Title

ICD-10-CM Implementation Strategies: An Application of the Technology Acceptance Model

Location

3034

Format Type

Paper

Format Type

Paper

Start Date

January 2016

End Date

January 2016

Abstract

The United States is one of the last countries to transition to the 10th edition of the International Classification of Diseases (ICD-10) coding system. The move from the 35-year-old system, ICD-9, to ICD-10, represents a milestone in the transformation of the 21st century healthcare industry. All covered healthcare entities are mandated to use the ICD-10 system by October 1, 2015, to justify medical necessity, an essential component in determining whether a service is payable or not. Yet, more than 70% of healthcare organizations identified concerns related to education efforts, including lack of best practices for the ICD-10 transition. Lack of preparation for the implementation of ICD-10 undermines the clinical, technological, operational, and financial processes of healthcare organizations. This study was an exploration of implementation strategies used to overcome barriers to transition to ICD-10. The research question was used to learn how to mitigate barriers to transition to the new coding system. A qualitative single case study was conducted, grounded by the conceptual framework of the technology acceptance model. Data were gathered from the review of documents, observations, and semistructured interviews from 9 participants of a public healthcare organization in Florida. Collected data were coded to identify themes. Key themes that emerged from the study included (a) in-depth ICD-10 training, (b) the prevalence ICD-10 cheat sheets, (c) lack of system readiness, and (d) perception of usefulness of job performance. The results of the study may contribute to social change by identifying successful implementation strategies to mitigate operational disruptions that will allow providers to capture more detailed health information about the severity of patients’ conditions.

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ICD-10-CM Implementation Strategies: An Application of the Technology Acceptance Model

3034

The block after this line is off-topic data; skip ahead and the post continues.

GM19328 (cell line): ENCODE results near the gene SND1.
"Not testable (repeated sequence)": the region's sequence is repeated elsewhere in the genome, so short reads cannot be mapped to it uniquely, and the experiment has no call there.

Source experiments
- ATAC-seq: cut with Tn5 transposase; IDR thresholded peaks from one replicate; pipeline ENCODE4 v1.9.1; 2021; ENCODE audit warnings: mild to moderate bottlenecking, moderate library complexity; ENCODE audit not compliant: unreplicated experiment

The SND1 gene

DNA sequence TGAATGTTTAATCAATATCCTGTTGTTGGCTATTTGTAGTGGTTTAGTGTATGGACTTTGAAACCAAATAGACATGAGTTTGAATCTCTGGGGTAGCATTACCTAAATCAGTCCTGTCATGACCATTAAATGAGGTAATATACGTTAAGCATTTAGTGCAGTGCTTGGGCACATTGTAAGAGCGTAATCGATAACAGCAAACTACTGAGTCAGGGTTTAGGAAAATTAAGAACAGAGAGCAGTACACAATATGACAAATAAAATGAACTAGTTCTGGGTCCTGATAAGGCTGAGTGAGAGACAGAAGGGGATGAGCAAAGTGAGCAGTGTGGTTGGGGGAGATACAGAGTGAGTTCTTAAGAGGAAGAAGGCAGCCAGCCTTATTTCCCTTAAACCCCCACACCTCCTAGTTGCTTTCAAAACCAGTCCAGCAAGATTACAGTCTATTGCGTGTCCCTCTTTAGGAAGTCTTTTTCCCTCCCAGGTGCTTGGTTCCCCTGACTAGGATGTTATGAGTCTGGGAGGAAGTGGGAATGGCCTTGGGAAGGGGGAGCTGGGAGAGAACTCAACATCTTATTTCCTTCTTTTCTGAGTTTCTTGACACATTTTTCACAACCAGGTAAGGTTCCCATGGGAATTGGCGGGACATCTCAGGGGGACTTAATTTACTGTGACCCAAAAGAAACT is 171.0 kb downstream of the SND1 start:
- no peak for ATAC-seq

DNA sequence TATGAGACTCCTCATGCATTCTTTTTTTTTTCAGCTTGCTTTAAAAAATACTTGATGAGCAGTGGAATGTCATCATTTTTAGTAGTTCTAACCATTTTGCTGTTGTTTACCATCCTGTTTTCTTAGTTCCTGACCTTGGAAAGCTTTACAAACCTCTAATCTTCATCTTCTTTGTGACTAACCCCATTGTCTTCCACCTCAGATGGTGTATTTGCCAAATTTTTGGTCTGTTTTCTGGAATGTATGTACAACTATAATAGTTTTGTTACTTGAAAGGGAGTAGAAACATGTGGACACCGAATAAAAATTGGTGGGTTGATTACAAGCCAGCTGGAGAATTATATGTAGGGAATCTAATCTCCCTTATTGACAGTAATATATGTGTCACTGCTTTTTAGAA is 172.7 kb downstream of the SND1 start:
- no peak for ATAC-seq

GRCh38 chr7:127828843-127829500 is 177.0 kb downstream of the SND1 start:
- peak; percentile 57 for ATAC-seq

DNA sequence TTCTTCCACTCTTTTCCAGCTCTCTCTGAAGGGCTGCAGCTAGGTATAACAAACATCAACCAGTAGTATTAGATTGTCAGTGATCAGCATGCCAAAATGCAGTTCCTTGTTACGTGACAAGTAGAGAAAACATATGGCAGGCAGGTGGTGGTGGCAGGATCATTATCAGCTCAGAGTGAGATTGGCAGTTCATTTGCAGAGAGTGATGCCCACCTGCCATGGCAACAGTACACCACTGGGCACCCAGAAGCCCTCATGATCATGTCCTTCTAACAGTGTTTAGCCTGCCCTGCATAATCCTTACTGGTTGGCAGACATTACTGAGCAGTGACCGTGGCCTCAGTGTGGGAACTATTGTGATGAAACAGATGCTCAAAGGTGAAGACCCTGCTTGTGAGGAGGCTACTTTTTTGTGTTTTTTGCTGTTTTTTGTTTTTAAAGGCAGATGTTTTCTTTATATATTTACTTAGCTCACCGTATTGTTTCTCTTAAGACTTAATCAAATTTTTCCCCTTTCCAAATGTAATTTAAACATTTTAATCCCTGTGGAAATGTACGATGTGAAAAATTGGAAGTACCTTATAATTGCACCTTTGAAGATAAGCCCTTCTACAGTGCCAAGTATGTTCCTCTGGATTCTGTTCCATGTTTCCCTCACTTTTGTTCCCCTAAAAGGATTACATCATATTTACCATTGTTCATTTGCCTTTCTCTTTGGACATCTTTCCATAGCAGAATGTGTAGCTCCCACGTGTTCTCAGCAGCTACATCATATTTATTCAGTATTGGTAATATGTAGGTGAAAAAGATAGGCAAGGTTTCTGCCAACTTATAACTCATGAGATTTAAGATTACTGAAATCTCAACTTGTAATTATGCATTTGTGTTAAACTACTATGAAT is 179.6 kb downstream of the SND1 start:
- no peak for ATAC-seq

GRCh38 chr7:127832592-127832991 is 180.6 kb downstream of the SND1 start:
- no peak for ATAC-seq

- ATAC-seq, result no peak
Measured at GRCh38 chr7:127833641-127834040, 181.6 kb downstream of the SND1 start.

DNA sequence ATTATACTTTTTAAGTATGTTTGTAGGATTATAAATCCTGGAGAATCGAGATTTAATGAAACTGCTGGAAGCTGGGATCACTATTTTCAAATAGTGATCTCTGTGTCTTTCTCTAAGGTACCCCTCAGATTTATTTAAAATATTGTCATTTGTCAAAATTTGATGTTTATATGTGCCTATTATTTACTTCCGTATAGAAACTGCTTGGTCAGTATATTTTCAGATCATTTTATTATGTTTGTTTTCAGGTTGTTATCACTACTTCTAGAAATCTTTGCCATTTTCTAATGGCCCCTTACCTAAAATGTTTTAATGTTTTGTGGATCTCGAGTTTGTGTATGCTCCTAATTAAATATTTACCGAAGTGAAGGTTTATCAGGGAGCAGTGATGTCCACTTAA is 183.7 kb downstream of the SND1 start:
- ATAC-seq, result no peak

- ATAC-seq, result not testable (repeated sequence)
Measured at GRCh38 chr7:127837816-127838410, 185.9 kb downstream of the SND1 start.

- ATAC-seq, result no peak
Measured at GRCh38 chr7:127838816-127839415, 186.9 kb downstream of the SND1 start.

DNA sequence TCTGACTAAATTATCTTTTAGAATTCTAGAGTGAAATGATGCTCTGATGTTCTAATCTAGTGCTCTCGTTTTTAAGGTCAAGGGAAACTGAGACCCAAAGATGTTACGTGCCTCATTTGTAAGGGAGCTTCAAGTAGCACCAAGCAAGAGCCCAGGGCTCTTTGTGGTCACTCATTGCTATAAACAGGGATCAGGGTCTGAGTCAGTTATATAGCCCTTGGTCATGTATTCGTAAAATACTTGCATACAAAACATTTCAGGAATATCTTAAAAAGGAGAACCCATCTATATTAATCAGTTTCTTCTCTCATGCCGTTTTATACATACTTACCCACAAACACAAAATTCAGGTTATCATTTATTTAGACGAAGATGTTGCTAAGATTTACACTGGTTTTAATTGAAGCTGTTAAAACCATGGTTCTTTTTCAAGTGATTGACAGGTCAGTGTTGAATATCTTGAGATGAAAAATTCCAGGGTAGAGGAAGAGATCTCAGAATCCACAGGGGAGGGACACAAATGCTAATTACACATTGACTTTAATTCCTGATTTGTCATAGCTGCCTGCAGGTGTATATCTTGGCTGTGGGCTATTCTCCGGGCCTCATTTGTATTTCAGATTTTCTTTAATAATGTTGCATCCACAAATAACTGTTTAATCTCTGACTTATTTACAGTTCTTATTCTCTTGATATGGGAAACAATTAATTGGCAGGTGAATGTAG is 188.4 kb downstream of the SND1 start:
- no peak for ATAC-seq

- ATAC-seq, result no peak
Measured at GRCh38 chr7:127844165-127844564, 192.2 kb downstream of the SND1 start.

The United States is one of the last countries to transition to the 10th edition of the International Classification of Diseases (ICD-10) coding system. The move from the 35-year-old system, ICD-9, to ICD-10, represents a milestone in the transformation of the 21st century healthcare industry. All covered healthcare entities are mandated to use the ICD-10 system by October 1, 2015, to justify medical necessity, an essential component in determining whether a service is payable or not. Yet, more than 70% of healthcare organizations identified concerns related to education efforts, including lack of best practices for the ICD-10 transition. Lack of preparation for the implementation of ICD-10 undermines the clinical, technological, operational, and financial processes of healthcare organizations. This study was an exploration of implementation strategies used to overcome barriers to transition to ICD-10. The research question was used to learn how to mitigate barriers to transition to the new coding system. A qualitative single case study was conducted, grounded by the conceptual framework of the technology acceptance model. Data were gathered from the review of documents, observations, and semistructured interviews from 9 participants of a public healthcare organization in Florida. Collected data were coded to identify themes. Key themes that emerged from the study included (a) in-depth ICD-10 training, (b) the prevalence ICD-10 cheat sheets, (c) lack of system readiness, and (d) perception of usefulness of job performance. The results of the study may contribute to social change by identifying successful implementation strategies to mitigate operational disruptions that will allow providers to capture more detailed health information about the severity of patients’ conditions.